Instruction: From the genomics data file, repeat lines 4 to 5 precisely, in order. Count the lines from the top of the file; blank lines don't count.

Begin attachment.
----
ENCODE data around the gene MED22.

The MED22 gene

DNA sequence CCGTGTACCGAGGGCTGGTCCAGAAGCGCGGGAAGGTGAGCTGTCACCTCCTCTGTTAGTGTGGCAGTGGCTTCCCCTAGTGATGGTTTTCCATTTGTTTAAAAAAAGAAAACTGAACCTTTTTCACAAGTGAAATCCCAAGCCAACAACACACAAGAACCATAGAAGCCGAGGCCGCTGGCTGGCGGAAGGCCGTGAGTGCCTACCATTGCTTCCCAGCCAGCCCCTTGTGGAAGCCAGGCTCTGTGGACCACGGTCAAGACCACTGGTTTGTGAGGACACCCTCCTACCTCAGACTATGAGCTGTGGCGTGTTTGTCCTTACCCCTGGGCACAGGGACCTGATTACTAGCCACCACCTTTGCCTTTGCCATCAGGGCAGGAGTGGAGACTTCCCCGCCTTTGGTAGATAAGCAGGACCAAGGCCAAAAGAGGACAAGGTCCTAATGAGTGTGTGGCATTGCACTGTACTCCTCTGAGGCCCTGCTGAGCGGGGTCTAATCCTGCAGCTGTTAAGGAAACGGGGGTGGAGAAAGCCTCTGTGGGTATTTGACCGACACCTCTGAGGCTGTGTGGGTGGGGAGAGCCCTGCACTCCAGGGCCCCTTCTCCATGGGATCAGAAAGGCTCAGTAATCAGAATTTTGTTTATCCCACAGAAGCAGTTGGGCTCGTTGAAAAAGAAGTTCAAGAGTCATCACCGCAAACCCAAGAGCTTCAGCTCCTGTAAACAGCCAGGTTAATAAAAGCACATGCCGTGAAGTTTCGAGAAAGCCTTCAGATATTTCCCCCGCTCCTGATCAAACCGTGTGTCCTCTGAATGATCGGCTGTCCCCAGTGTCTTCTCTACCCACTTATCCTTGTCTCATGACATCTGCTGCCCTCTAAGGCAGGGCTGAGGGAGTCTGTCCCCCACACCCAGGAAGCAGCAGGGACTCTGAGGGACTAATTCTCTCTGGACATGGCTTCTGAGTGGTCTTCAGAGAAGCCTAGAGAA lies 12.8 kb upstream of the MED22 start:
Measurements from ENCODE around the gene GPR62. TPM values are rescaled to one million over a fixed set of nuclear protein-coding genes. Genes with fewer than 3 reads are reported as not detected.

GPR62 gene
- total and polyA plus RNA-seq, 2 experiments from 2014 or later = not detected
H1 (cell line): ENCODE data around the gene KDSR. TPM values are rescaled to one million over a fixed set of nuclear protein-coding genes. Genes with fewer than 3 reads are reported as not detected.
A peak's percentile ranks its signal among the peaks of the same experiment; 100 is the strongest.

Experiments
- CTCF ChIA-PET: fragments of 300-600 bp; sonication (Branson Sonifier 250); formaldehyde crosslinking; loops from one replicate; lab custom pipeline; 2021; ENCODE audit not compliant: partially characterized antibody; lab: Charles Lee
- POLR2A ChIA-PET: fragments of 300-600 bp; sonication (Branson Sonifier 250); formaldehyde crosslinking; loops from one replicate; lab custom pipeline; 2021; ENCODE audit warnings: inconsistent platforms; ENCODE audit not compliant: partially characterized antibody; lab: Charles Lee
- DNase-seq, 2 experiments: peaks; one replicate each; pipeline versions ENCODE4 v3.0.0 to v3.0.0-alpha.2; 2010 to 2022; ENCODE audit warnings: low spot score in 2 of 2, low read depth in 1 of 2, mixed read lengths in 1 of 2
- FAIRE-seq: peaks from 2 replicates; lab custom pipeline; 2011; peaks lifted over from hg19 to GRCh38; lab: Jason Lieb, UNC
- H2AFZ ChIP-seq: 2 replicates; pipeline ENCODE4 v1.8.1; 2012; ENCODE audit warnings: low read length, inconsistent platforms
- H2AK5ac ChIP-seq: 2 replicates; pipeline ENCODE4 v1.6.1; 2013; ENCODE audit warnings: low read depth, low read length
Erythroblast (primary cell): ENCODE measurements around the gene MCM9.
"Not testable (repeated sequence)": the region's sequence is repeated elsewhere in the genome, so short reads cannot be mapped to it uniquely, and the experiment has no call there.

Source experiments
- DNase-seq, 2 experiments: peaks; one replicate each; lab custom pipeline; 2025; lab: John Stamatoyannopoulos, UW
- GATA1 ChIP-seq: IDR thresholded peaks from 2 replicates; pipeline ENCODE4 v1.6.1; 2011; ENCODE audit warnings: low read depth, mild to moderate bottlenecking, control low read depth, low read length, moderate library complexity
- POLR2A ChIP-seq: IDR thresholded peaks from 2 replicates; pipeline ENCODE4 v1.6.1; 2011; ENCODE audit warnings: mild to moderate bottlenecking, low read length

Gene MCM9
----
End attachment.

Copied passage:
Measurements from ENCODE around the gene GPR62. TPM values are rescaled to one million over a fixed set of nuclear protein-coding genes. Genes with fewer than 3 reads are reported as not detected.

GPR62 gene